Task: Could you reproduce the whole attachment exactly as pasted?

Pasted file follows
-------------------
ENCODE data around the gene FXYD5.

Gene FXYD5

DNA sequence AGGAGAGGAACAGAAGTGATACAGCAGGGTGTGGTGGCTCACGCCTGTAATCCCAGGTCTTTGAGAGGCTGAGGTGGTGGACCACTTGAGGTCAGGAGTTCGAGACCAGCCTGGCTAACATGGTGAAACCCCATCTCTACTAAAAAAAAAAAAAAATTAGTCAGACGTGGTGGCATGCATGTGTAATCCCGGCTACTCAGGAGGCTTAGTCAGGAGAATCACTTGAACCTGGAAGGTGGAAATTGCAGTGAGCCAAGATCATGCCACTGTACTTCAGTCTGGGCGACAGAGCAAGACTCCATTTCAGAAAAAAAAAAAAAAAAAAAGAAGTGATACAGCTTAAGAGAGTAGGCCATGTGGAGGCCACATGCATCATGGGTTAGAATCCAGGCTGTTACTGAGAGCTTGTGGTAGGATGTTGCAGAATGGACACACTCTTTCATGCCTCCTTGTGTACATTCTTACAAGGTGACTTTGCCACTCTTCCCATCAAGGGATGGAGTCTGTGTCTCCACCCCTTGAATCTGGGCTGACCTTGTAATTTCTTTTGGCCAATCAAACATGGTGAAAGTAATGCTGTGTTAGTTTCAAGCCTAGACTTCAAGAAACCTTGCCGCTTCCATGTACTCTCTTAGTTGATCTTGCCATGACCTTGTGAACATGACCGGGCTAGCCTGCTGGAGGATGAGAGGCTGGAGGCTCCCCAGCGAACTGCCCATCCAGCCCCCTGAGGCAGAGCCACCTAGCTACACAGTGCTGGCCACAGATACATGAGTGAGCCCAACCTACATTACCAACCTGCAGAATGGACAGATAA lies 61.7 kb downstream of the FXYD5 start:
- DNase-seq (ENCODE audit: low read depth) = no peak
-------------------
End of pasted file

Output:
ENCODE data around the gene FXYD5.

Gene FXYD5

DNA sequence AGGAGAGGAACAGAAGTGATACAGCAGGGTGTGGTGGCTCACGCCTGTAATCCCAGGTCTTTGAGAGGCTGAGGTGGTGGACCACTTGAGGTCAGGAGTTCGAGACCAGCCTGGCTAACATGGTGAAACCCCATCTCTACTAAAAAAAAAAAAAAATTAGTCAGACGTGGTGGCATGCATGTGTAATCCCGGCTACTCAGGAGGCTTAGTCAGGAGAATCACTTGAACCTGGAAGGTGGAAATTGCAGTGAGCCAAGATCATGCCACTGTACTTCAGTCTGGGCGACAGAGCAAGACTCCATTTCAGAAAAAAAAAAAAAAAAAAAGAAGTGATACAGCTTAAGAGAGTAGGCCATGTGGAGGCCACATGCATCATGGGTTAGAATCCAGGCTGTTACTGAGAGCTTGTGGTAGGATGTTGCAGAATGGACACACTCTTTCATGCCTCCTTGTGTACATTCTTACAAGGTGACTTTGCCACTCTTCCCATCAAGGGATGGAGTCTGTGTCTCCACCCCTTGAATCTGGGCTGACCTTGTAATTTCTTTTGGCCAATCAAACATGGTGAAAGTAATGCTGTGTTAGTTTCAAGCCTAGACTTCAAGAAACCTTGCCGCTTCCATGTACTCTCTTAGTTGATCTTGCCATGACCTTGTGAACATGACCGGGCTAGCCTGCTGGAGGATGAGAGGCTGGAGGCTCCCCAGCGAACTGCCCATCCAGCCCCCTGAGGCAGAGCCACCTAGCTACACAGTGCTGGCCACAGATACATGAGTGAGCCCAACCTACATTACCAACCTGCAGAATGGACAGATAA lies 61.7 kb downstream of the FXYD5 start:
- DNase-seq (ENCODE audit: low read depth) = no peak